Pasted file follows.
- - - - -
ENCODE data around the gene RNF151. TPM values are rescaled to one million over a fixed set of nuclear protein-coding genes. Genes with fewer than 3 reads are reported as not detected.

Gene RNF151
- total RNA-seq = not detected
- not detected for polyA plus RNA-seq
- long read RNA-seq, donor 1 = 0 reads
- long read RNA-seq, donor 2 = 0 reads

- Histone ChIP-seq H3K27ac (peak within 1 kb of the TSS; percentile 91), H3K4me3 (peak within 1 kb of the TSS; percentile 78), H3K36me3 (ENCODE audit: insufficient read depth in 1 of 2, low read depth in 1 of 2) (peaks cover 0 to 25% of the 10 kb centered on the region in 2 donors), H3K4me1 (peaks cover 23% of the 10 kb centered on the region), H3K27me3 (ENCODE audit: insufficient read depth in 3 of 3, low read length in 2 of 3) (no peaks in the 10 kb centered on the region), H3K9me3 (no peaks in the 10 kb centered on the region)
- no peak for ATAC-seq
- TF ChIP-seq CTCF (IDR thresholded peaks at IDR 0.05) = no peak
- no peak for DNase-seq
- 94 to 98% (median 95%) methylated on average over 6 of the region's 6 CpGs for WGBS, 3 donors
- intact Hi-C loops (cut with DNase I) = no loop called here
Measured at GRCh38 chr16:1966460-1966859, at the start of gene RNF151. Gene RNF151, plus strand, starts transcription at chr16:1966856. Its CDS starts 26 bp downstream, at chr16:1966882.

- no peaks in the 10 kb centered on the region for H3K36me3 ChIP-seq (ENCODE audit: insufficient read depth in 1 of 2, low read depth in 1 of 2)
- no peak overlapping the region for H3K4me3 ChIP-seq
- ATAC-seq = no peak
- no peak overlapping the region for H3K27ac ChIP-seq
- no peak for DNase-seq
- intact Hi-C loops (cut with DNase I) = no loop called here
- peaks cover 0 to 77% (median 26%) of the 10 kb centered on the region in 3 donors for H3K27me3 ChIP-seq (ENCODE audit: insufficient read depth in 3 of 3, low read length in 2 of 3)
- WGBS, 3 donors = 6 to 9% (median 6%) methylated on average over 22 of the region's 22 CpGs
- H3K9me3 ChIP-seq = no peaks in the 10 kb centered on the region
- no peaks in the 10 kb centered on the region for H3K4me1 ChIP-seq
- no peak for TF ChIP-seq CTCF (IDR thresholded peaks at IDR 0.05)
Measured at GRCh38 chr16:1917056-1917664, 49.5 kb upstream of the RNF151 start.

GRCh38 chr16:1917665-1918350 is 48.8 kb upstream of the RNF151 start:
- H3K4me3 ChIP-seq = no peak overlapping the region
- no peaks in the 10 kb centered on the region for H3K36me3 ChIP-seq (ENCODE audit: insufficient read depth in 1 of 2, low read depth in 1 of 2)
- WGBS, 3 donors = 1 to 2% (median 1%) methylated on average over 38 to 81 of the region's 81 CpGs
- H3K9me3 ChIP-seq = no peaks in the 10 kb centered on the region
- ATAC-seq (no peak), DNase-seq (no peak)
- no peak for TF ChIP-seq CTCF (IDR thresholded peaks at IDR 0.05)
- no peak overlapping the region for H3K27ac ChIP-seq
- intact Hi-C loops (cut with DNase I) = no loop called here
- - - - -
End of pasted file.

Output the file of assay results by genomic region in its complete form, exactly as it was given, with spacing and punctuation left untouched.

ENCODE data around the gene RNF151. TPM values are rescaled to one million over a fixed set of nuclear protein-coding genes. Genes with fewer than 3 reads are reported as not detected.

Gene RNF151
- total RNA-seq = not detected
- not detected for polyA plus RNA-seq
- long read RNA-seq, donor 1 = 0 reads
- long read RNA-seq, donor 2 = 0 reads

- Histone ChIP-seq H3K27ac (peak within 1 kb of the TSS; percentile 91), H3K4me3 (peak within 1 kb of the TSS; percentile 78), H3K36me3 (ENCODE audit: insufficient read depth in 1 of 2, low read depth in 1 of 2) (peaks cover 0 to 25% of the 10 kb centered on the region in 2 donors), H3K4me1 (peaks cover 23% of the 10 kb centered on the region), H3K27me3 (ENCODE audit: insufficient read depth in 3 of 3, low read length in 2 of 3) (no peaks in the 10 kb centered on the region), H3K9me3 (no peaks in the 10 kb centered on the region)
- no peak for ATAC-seq
- TF ChIP-seq CTCF (IDR thresholded peaks at IDR 0.05) = no peak
- no peak for DNase-seq
- 94 to 98% (median 95%) methylated on average over 6 of the region's 6 CpGs for WGBS, 3 donors
- intact Hi-C loops (cut with DNase I) = no loop called here
Measured at GRCh38 chr16:1966460-1966859, at the start of gene RNF151. Gene RNF151, plus strand, starts transcription at chr16:1966856. Its CDS starts 26 bp downstream, at chr16:1966882.

- no peaks in the 10 kb centered on the region for H3K36me3 ChIP-seq (ENCODE audit: insufficient read depth in 1 of 2, low read depth in 1 of 2)
- no peak overlapping the region for H3K4me3 ChIP-seq
- ATAC-seq = no peak
- no peak overlapping the region for H3K27ac ChIP-seq
- no peak for DNase-seq
- intact Hi-C loops (cut with DNase I) = no loop called here
- peaks cover 0 to 77% (median 26%) of the 10 kb centered on the region in 3 donors for H3K27me3 ChIP-seq (ENCODE audit: insufficient read depth in 3 of 3, low read length in 2 of 3)
- WGBS, 3 donors = 6 to 9% (median 6%) methylated on average over 22 of the region's 22 CpGs
- H3K9me3 ChIP-seq = no peaks in the 10 kb centered on the region
- no peaks in the 10 kb centered on the region for H3K4me1 ChIP-seq
- no peak for TF ChIP-seq CTCF (IDR thresholded peaks at IDR 0.05)
Measured at GRCh38 chr16:1917056-1917664, 49.5 kb upstream of the RNF151 start.

GRCh38 chr16:1917665-1918350 is 48.8 kb upstream of the RNF151 start:
- H3K4me3 ChIP-seq = no peak overlapping the region
- no peaks in the 10 kb centered on the region for H3K36me3 ChIP-seq (ENCODE audit: insufficient read depth in 1 of 2, low read depth in 1 of 2)
- WGBS, 3 donors = 1 to 2% (median 1%) methylated on average over 38 to 81 of the region's 81 CpGs
- H3K9me3 ChIP-seq = no peaks in the 10 kb centered on the region
- ATAC-seq (no peak), DNase-seq (no peak)
- no peak for TF ChIP-seq CTCF (IDR thresholded peaks at IDR 0.05)
- no peak overlapping the region for H3K27ac ChIP-seq
- intact Hi-C loops (cut with DNase I) = no loop called here